SAINT-LAMBERT, Que. - Philippe Dubuc plunges his hands into one of his six old machines used to press vinyl records, trying to find out why it's not working.
A production slowdown is the last thing he wants to be dealing with on a warm September morning at RIP-V, which dubs itself as the only vinyl record pressing plant in Canada.
"I got a production order for 50,000 albums by Arcade Fire," Dubuc explains amid overheated machinery and a strong plastic smell. "And it's a double album so we're talking about 100,000 discs."
The popular Montreal band is one of many top acts still loyal to the medium of Elvis Presley and the Beatles. Punk band Rancid, jazz sensation Serena Ryder and singer Nicole Martin are also among those who want to be immortalized in the fabled format.
Hundreds of boxes stacked in the Saint-Lambert factory near Montreal attest to the longevity of vinyl in the face of more high-tech offerings.
"Vinyl never died," says Dubuc, saying its new popularity isn't just because of the quality of the sound.
"There's a tactile side," he explained. "You sit and read the (album) jacket, which is something you can't do on an iPod."
Musicians and music consumers — including many purists — are driving vinyl's popularity. They're not old fogies dreaming of the good old days either.
"They're 15 to 25 years old," he said. "These are the people behind the demand."
The age of the vinyl consumers — and growth potential for the market — was a key factor in Dubuc deciding to open his company in 2007 after losing his job in the financial sector. His company now produces about 2,000 records per day.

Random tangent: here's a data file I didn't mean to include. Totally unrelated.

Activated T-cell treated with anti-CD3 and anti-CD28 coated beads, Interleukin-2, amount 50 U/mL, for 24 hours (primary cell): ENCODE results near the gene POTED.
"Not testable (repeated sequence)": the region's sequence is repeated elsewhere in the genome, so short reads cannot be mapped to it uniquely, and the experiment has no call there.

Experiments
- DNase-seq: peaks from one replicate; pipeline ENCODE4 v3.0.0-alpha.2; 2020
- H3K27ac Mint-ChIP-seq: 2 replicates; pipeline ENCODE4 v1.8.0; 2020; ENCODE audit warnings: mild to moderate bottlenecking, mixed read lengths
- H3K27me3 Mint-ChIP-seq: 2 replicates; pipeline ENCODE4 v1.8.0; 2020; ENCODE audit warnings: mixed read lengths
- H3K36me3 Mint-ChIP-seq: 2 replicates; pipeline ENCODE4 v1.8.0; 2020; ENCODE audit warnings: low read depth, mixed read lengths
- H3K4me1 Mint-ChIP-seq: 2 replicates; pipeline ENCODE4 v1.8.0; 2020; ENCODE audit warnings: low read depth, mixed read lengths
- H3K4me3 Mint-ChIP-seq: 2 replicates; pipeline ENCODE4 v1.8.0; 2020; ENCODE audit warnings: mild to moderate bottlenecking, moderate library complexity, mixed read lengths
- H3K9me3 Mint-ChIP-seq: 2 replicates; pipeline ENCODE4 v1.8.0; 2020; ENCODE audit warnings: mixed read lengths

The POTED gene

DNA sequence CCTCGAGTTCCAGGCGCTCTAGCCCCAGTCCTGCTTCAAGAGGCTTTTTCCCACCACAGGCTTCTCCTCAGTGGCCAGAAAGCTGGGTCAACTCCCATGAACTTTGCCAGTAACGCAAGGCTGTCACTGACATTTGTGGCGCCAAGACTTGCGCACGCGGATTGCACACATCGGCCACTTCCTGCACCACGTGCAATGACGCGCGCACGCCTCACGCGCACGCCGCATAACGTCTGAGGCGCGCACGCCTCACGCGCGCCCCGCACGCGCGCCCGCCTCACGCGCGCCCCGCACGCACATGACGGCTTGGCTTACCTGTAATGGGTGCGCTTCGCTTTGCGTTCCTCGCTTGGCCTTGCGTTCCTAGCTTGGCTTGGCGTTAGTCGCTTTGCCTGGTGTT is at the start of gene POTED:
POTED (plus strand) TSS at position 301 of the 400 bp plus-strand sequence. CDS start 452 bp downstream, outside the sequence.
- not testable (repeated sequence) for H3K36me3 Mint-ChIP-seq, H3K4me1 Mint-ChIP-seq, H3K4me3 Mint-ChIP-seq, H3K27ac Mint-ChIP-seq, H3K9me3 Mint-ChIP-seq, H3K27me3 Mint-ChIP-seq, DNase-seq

Musicians also like the vinyl albums because they can present their music as a complete package, Dubuc said.
"It's not about selling individual songs on iTunes."
There's also tradition involved.
"I was talking to (Quebec singer) Bernard Adamus recently and he said it was his dream since he was little to have his name on a vinyl record."
But iTunes isn't just getting competition from vinyl. The cassette tape is enjoying a resurgence as well.
Montreal's Phonopolis is one of the places where people can get the small, rectangular object whose claim to fame was often how it would get chewed up by boom boxes.
Salesman Jordan Robson-Cramer says one of the main attractions is price.
"This is an easy and affordable way to record music," he says. "The finished product is cheaper."
Despite the new interest, Robson-Cramer says the cassette remains pretty marginal.
"I think any talk of a comeback could be more about nostalgia when it comes to tape," he said.
Dubuc said the two mediums appeal to different niches and the father of three says increasing demand means he'll likely have to add to the five full-time employees now on staff.
"We'll be busy," he said.
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